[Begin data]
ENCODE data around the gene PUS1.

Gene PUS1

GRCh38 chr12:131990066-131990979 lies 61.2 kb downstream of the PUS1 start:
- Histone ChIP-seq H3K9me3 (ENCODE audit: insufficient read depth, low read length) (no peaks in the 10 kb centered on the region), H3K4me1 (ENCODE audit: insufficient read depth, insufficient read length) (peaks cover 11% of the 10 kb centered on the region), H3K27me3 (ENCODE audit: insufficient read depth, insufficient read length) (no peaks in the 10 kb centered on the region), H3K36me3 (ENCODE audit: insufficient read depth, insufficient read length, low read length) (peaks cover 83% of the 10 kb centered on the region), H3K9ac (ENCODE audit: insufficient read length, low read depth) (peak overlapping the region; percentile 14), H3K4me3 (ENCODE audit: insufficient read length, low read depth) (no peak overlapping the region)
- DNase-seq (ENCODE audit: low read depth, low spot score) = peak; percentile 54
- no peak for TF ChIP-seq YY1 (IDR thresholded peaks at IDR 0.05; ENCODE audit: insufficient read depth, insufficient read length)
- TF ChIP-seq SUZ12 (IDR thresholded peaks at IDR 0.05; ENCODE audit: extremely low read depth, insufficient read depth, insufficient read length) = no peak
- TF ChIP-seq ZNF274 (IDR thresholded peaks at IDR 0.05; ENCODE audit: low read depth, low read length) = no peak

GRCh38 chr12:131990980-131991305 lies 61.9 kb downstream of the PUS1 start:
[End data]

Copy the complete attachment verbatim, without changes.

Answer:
ENCODE data around the gene PUS1.

Gene PUS1

GRCh38 chr12:131990066-131990979 lies 61.2 kb downstream of the PUS1 start:
- Histone ChIP-seq H3K9me3 (ENCODE audit: insufficient read depth, low read length) (no peaks in the 10 kb centered on the region), H3K4me1 (ENCODE audit: insufficient read depth, insufficient read length) (peaks cover 11% of the 10 kb centered on the region), H3K27me3 (ENCODE audit: insufficient read depth, insufficient read length) (no peaks in the 10 kb centered on the region), H3K36me3 (ENCODE audit: insufficient read depth, insufficient read length, low read length) (peaks cover 83% of the 10 kb centered on the region), H3K9ac (ENCODE audit: insufficient read length, low read depth) (peak overlapping the region; percentile 14), H3K4me3 (ENCODE audit: insufficient read length, low read depth) (no peak overlapping the region)
- DNase-seq (ENCODE audit: low read depth, low spot score) = peak; percentile 54
- no peak for TF ChIP-seq YY1 (IDR thresholded peaks at IDR 0.05; ENCODE audit: insufficient read depth, insufficient read length)
- TF ChIP-seq SUZ12 (IDR thresholded peaks at IDR 0.05; ENCODE audit: extremely low read depth, insufficient read depth, insufficient read length) = no peak
- TF ChIP-seq ZNF274 (IDR thresholded peaks at IDR 0.05; ENCODE audit: low read depth, low read length) = no peak

GRCh38 chr12:131990980-131991305 lies 61.9 kb downstream of the PUS1 start: